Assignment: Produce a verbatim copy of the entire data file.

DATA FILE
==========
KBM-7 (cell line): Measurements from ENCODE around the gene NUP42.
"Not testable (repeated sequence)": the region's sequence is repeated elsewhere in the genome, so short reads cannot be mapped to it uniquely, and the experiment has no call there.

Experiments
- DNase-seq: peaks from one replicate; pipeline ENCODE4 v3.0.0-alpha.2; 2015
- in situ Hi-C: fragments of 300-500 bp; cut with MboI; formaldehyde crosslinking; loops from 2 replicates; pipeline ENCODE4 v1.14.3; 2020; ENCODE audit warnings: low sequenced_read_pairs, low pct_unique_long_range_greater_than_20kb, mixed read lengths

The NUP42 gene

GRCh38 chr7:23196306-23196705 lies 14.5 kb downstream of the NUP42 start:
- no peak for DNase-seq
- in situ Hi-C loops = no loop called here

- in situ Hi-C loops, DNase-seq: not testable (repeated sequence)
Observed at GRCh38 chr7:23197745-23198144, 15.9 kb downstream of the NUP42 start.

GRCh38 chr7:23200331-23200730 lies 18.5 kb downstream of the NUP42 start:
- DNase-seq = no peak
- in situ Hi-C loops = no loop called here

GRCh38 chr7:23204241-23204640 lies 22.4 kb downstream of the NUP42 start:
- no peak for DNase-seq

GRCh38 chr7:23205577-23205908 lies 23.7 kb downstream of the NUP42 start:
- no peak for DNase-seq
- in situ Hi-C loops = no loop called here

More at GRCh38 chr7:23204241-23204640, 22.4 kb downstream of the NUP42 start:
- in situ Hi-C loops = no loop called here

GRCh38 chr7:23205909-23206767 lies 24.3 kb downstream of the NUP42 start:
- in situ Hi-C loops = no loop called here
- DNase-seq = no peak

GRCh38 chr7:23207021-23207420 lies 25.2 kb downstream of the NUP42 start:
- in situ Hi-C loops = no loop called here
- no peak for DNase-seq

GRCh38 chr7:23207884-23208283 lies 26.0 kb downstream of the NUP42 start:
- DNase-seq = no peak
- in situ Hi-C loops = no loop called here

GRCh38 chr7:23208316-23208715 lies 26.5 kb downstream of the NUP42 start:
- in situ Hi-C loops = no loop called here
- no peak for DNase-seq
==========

KBM-7 (cell line): Measurements from ENCODE around the gene NUP42.
"Not testable (repeated sequence)": the region's sequence is repeated elsewhere in the genome, so short reads cannot be mapped to it uniquely, and the experiment has no call there.

Experiments
- DNase-seq: peaks from one replicate; pipeline ENCODE4 v3.0.0-alpha.2; 2015
- in situ Hi-C: fragments of 300-500 bp; cut with MboI; formaldehyde crosslinking; loops from 2 replicates; pipeline ENCODE4 v1.14.3; 2020; ENCODE audit warnings: low sequenced_read_pairs, low pct_unique_long_range_greater_than_20kb, mixed read lengths

The NUP42 gene

GRCh38 chr7:23196306-23196705 lies 14.5 kb downstream of the NUP42 start:
- no peak for DNase-seq
- in situ Hi-C loops = no loop called here

- in situ Hi-C loops, DNase-seq: not testable (repeated sequence)
Observed at GRCh38 chr7:23197745-23198144, 15.9 kb downstream of the NUP42 start.

GRCh38 chr7:23200331-23200730 lies 18.5 kb downstream of the NUP42 start:
- DNase-seq = no peak
- in situ Hi-C loops = no loop called here

GRCh38 chr7:23204241-23204640 lies 22.4 kb downstream of the NUP42 start:
- no peak for DNase-seq

GRCh38 chr7:23205577-23205908 lies 23.7 kb downstream of the NUP42 start:
- no peak for DNase-seq
- in situ Hi-C loops = no loop called here

More at GRCh38 chr7:23204241-23204640, 22.4 kb downstream of the NUP42 start:
- in situ Hi-C loops = no loop called here

GRCh38 chr7:23205909-23206767 lies 24.3 kb downstream of the NUP42 start:
- in situ Hi-C loops = no loop called here
- DNase-seq = no peak

GRCh38 chr7:23207021-23207420 lies 25.2 kb downstream of the NUP42 start:
- in situ Hi-C loops = no loop called here
- no peak for DNase-seq

GRCh38 chr7:23207884-23208283 lies 26.0 kb downstream of the NUP42 start:
- DNase-seq = no peak
- in situ Hi-C loops = no loop called here

GRCh38 chr7:23208316-23208715 lies 26.5 kb downstream of the NUP42 start:
- in situ Hi-C loops = no loop called here
- no peak for DNase-seq